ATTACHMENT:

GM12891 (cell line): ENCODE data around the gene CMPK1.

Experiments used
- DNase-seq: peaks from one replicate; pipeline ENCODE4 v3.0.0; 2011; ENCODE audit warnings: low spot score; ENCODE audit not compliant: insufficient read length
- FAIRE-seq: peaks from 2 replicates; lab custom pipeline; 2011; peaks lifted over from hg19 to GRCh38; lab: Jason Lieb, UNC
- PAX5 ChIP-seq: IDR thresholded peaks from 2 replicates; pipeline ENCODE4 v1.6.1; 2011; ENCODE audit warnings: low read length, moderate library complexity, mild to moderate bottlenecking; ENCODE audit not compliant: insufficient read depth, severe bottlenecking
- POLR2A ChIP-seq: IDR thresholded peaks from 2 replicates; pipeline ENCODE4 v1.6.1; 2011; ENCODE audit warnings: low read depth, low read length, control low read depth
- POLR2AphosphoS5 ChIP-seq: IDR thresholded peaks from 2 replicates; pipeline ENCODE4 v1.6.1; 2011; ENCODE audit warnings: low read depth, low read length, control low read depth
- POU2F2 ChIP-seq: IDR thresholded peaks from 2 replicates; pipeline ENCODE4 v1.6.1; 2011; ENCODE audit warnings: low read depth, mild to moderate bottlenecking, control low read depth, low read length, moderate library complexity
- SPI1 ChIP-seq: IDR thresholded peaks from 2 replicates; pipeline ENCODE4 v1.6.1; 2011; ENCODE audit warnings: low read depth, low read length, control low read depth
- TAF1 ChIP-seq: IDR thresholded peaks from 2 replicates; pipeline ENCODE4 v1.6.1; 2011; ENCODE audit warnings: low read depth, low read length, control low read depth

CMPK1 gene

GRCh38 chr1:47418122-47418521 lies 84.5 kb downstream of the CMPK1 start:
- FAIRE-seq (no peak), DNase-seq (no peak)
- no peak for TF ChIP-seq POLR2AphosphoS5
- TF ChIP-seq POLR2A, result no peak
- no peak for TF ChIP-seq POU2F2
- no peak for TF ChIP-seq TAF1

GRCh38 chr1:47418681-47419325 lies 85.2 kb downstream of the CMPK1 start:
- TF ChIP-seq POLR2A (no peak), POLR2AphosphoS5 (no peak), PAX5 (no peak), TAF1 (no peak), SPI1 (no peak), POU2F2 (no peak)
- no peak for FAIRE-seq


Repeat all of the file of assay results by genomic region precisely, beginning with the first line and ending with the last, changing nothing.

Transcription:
GM12891 (cell line): ENCODE data around the gene CMPK1.

Experiments used
- DNase-seq: peaks from one replicate; pipeline ENCODE4 v3.0.0; 2011; ENCODE audit warnings: low spot score; ENCODE audit not compliant: insufficient read length
- FAIRE-seq: peaks from 2 replicates; lab custom pipeline; 2011; peaks lifted over from hg19 to GRCh38; lab: Jason Lieb, UNC
- PAX5 ChIP-seq: IDR thresholded peaks from 2 replicates; pipeline ENCODE4 v1.6.1; 2011; ENCODE audit warnings: low read length, moderate library complexity, mild to moderate bottlenecking; ENCODE audit not compliant: insufficient read depth, severe bottlenecking
- POLR2A ChIP-seq: IDR thresholded peaks from 2 replicates; pipeline ENCODE4 v1.6.1; 2011; ENCODE audit warnings: low read depth, low read length, control low read depth
- POLR2AphosphoS5 ChIP-seq: IDR thresholded peaks from 2 replicates; pipeline ENCODE4 v1.6.1; 2011; ENCODE audit warnings: low read depth, low read length, control low read depth
- POU2F2 ChIP-seq: IDR thresholded peaks from 2 replicates; pipeline ENCODE4 v1.6.1; 2011; ENCODE audit warnings: low read depth, mild to moderate bottlenecking, control low read depth, low read length, moderate library complexity
- SPI1 ChIP-seq: IDR thresholded peaks from 2 replicates; pipeline ENCODE4 v1.6.1; 2011; ENCODE audit warnings: low read depth, low read length, control low read depth
- TAF1 ChIP-seq: IDR thresholded peaks from 2 replicates; pipeline ENCODE4 v1.6.1; 2011; ENCODE audit warnings: low read depth, low read length, control low read depth

CMPK1 gene

GRCh38 chr1:47418122-47418521 lies 84.5 kb downstream of the CMPK1 start:
- FAIRE-seq (no peak), DNase-seq (no peak)
- no peak for TF ChIP-seq POLR2AphosphoS5
- TF ChIP-seq POLR2A, result no peak
- no peak for TF ChIP-seq POU2F2
- no peak for TF ChIP-seq TAF1

GRCh38 chr1:47418681-47419325 lies 85.2 kb downstream of the CMPK1 start:
- TF ChIP-seq POLR2A (no peak), POLR2AphosphoS5 (no peak), PAX5 (no peak), TAF1 (no peak), SPI1 (no peak), POU2F2 (no peak)
- no peak for FAIRE-seq